Family planning (FP) helps couples and individuals realize their basic right to decide freely and responsibly if and when to have children, as well as how many children to have. The use of contraceptive methods results not only to improvements in health-related outcomes but also advance educational and economic outcomes, especially for girls and women.1 More specifically, the use of contraceptives can save an estimated 2.7 million infant deaths and the loss of 60 million healthy lives globally each year.2 Similarly, contraceptive use can prevent at least 25% of all maternal deaths by preventing unintended pregnancies and unsafe abortions and also protect against sexually transmitted infections.3

The international community is committed to reducing the global maternal mortality ratio to less than 70 per 100,000 live births by 2030 as per the third Sustainable Development Goal.1,4,5 Pregnancy-related complications like abortion account for a large number of deaths amongst mothers and infants, particularly in developing nations.6

However, irrespective of its considerable benefits, FP practices are not being carried out by most of the developing countries.7 Worldwide in 2017, 63% of married or in-union women were using some form of contraception, yet one in ten married or in-union women still have an unmet need for FP.1 The most rapid growth in the prevalence of contraceptive use in 2015 occurred in Asia (61%) and Latin America (69%).8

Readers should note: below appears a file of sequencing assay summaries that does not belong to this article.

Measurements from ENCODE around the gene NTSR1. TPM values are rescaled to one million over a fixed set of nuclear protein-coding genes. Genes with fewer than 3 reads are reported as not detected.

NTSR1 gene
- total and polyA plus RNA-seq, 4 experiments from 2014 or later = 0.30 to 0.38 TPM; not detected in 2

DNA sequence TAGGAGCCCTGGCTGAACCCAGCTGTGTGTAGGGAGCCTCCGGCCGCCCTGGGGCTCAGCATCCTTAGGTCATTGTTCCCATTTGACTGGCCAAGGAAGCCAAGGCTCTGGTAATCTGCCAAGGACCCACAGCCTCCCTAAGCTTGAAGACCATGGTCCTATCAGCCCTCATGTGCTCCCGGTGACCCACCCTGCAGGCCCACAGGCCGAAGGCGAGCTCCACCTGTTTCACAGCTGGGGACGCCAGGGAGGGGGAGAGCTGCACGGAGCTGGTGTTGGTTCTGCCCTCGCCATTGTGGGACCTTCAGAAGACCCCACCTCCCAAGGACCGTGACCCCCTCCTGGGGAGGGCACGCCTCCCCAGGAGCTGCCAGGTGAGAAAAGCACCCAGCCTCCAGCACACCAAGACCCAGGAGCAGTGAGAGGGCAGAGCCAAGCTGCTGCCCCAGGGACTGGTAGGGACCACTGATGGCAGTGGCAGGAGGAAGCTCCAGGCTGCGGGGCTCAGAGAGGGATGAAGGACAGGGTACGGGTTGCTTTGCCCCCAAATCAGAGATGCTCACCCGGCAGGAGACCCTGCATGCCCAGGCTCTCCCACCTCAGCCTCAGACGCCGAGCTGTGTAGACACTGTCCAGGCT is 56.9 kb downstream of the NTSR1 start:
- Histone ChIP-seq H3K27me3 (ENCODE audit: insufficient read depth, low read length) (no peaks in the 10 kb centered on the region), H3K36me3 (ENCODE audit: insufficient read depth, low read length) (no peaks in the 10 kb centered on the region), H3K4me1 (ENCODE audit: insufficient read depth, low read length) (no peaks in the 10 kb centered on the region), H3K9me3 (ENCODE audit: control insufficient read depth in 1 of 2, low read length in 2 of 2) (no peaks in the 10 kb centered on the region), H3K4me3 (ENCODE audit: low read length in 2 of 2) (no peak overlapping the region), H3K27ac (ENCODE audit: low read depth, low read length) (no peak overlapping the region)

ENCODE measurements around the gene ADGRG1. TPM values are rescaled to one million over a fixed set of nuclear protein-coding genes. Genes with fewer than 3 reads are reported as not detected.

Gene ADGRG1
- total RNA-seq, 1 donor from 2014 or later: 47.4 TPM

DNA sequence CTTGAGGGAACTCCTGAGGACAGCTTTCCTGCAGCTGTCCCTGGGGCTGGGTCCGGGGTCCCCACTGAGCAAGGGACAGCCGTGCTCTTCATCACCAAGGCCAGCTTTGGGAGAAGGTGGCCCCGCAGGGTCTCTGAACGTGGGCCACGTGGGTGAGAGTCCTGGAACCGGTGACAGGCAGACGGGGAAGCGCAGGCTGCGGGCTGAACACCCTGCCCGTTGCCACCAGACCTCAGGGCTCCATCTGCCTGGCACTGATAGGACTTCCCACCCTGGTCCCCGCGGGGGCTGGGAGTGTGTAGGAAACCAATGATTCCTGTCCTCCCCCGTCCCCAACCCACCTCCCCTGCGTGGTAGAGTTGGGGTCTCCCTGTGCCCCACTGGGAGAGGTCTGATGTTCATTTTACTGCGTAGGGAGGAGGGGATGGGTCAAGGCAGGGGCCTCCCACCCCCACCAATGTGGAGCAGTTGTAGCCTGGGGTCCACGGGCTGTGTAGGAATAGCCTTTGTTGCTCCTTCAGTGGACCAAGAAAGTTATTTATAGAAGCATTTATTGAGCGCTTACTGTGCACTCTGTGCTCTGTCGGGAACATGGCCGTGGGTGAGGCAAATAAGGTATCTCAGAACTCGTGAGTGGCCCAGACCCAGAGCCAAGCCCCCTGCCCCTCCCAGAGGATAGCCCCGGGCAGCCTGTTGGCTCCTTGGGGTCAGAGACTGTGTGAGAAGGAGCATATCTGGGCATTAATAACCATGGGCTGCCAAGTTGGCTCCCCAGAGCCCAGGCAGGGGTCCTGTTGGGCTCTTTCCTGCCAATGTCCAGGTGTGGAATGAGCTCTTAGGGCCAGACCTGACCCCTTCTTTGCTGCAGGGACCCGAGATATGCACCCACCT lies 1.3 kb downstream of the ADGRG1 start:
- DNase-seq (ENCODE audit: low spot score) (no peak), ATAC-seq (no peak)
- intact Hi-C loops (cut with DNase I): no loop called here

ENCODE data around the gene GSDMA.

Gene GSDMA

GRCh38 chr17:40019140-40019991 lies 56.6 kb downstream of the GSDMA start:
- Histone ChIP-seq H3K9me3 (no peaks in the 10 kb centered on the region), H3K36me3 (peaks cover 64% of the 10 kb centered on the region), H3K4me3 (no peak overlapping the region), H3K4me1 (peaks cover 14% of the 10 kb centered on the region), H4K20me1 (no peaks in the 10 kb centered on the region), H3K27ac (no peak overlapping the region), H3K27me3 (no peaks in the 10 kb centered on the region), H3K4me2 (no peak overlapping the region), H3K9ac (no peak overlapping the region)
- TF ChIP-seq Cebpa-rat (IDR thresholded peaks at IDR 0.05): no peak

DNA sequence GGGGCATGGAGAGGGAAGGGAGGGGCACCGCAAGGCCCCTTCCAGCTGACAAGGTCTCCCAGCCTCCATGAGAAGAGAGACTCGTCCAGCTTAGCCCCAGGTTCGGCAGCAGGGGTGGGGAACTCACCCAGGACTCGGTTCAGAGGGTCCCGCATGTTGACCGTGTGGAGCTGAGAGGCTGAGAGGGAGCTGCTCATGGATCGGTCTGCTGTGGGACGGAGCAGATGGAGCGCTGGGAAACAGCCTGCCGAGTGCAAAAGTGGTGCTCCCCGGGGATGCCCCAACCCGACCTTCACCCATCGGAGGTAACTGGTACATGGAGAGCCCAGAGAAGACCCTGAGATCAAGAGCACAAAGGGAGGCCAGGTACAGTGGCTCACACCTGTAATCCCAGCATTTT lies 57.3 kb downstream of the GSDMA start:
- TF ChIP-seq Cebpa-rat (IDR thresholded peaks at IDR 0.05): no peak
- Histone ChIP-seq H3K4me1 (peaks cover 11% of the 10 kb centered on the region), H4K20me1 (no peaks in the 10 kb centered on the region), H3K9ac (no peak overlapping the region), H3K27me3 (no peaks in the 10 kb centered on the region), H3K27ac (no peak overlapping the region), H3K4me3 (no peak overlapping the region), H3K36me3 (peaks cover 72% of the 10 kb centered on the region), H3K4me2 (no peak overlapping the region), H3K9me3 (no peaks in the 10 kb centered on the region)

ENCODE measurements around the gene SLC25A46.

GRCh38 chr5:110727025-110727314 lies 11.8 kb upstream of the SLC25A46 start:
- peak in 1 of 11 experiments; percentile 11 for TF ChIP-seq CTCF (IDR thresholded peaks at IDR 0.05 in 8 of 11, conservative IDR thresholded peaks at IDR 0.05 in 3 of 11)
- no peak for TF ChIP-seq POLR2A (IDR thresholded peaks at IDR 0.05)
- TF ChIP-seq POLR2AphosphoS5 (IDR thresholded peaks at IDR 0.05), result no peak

In Africa, as many as one in five women have an unmet need for FP and just 36% of married or in-union women were using contraception in 2017.1 The prevalence of contraceptive use in sub-Saharan Africa increased at a much slower pace reaching only 25% in 2015.8 Unmet need in 2017 was the highest (above 20%, double the world average in 2017) in the regions of Eastern Africa, Middle Africa, Western Africa, and Melanesia, Micronesia and Polynesia, where contraceptive prevalence ranged from 20% in Western Africa to 43% in Eastern Africa.1